Lost & Found Pet Resources

homewardboundcats Lost & Found


Whether you are a first-time pet parent or seasoned guardian, things happen. Making sure your pet is microchipped is essential for a more positive outcome. A microchip is about the size of a grain of rice and is implanted beneath your pet’s skin, between the shoulder blades. It contains a number unique to your pet, and is used as an identifier when scanned by a veterinarian, animal shelter or rescue group. It’s important to register your contact information (and keep it up to date) so that you can be contacted should your pet be lost and then found.

A microchip is NOT a GPS tracker.

Is your pet microchipped?

If yes, make sure your contact information is registered with the microchip agency and up to date.

Make sure to also register the microchip and contact information on Found Animals, a universal site.

If not, consider getting it done. It’s quick, easy, and inexpensive and can help reunite you with your pet. Use this list to find out more about low-cost options for microchips or talk to your vet.

Lost or Found a Pet

If you’ve lost your pet, stay calm. Most pets don’t stray far from home, and often, using the resources immediately around you will help reunite you with your pet. If you’ve found a pet, try to find the owner; don’t just bring the pet to a shelter. Knock on doors, use social media, ask neighbors.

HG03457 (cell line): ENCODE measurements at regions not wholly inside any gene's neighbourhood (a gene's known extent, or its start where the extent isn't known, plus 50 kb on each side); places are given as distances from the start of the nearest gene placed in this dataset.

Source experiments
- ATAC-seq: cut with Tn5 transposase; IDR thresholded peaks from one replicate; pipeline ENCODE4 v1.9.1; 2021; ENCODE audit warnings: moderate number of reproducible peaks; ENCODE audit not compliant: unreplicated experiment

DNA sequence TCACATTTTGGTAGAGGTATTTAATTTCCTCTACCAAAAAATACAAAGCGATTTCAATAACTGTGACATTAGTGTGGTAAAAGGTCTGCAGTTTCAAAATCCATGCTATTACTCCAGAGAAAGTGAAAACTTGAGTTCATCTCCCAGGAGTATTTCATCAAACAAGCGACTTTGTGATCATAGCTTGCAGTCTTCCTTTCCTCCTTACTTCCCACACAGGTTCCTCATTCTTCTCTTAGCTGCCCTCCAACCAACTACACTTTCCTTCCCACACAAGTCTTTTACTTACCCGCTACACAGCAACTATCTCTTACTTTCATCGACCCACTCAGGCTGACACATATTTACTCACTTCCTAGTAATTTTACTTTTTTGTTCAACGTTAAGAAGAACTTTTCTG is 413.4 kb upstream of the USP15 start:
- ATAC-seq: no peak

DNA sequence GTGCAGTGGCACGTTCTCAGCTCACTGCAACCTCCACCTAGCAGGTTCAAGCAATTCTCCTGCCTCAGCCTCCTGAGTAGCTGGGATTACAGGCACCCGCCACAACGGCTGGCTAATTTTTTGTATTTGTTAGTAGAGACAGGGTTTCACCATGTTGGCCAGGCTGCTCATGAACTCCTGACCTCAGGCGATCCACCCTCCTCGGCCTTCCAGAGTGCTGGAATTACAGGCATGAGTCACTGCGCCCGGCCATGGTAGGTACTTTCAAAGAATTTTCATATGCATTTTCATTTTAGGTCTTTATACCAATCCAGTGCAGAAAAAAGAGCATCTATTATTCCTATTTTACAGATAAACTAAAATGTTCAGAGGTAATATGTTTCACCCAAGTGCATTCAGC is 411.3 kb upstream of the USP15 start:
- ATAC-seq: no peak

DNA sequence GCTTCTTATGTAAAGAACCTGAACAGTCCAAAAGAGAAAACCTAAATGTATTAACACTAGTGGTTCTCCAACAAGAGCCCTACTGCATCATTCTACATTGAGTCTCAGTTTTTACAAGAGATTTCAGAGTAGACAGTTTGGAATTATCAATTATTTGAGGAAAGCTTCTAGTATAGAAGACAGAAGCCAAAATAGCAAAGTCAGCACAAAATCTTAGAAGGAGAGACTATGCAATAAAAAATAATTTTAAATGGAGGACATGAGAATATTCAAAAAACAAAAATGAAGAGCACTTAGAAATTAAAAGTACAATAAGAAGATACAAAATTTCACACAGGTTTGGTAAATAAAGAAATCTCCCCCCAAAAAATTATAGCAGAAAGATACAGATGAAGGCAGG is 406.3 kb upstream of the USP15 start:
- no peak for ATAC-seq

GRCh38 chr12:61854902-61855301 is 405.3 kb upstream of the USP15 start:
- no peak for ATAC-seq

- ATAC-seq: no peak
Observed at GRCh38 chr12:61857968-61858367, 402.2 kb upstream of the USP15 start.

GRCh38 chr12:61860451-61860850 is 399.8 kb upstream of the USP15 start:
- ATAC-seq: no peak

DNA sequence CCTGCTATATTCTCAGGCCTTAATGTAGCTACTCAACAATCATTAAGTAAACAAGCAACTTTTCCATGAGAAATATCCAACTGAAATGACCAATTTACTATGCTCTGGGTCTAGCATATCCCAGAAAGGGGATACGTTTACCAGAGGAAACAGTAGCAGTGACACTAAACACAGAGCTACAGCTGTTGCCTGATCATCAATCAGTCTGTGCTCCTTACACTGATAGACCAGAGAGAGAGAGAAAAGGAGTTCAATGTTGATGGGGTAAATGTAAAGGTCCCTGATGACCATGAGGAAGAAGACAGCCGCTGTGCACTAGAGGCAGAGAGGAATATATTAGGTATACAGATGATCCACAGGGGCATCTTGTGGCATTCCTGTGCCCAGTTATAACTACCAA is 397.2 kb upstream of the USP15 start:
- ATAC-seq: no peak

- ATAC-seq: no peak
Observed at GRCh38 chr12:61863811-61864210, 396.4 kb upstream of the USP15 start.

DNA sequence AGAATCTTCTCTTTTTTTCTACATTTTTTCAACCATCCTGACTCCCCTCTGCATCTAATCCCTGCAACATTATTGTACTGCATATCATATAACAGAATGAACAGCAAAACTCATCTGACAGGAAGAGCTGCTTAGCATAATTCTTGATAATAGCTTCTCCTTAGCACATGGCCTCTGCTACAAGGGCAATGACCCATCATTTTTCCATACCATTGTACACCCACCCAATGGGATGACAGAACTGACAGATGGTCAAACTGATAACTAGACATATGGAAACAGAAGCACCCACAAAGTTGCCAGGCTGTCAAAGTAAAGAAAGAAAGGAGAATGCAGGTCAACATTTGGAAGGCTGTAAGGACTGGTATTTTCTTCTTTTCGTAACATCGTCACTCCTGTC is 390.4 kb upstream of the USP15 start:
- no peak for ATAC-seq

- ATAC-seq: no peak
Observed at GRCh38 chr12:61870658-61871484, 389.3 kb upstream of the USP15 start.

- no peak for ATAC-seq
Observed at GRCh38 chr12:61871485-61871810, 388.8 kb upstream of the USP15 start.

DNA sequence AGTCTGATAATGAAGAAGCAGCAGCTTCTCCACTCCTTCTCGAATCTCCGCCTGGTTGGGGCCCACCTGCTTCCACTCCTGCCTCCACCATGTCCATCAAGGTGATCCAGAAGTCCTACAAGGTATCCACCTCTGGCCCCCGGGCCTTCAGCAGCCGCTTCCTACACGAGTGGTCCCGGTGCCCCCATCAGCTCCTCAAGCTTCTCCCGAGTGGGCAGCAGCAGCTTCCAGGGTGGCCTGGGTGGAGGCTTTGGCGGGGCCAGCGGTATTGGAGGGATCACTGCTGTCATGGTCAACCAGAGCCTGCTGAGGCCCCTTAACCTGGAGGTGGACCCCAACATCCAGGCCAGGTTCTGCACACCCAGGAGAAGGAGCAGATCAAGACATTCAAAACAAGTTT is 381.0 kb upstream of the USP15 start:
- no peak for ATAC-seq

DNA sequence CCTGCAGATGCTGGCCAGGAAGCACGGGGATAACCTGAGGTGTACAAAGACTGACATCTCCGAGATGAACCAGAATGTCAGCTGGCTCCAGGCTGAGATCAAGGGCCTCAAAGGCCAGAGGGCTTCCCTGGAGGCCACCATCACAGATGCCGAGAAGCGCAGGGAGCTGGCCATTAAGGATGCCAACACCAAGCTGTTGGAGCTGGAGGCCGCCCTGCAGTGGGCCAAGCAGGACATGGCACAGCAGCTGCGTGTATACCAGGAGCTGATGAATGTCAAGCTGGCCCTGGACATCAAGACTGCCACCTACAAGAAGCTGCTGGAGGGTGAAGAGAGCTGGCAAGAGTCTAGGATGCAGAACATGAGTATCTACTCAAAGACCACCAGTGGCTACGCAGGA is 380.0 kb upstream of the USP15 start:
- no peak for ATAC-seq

For both lost and found pets, the below resources are available to help you.

Check with municipal shelters:

  • If you live in North Las Vegas or Las Vegas, contact The Animal Foundation:
  • For Henderson residents, contact Henderson Animal Care and Control.
  • Animal Control Agencies in Las Vegas:
    • Clark County Animal Control 702-455-7710
    • City of Las Vegas Animal Control 702-229-6444 (option 2)
    • City of North Las Vegas Animal Control 702-633-1750

Register your pet as lost on the following free, searchable sites:

Use Social Media. Most communities have lost and found groups on Facebook, Twitter and NextDoor. Do a general search in your area to find groups closest you. Use your personal social media pages to ask for help, share photos of a found pet or report your own as lost.

Print and post flyers. Good places to post your flyers include dog parks and runs, pet supply stores and pet grooming shops, and veterinary offices. Various commercial establishments like grocery and convenience stores, gas stations, laundromats, bars, cafes, and restaurants are other good high-traffic options.

Other Resources

More Resources:

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Pet Rehoming, Surrender, & Financial Help
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Spay/Neuter, Vaccine, Microchips
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TNR and Community Cats
Community cats, also known as feral cats, are unsocialized cats who were born outside without a lot of human contact. While these kitties do not want to curl up on …

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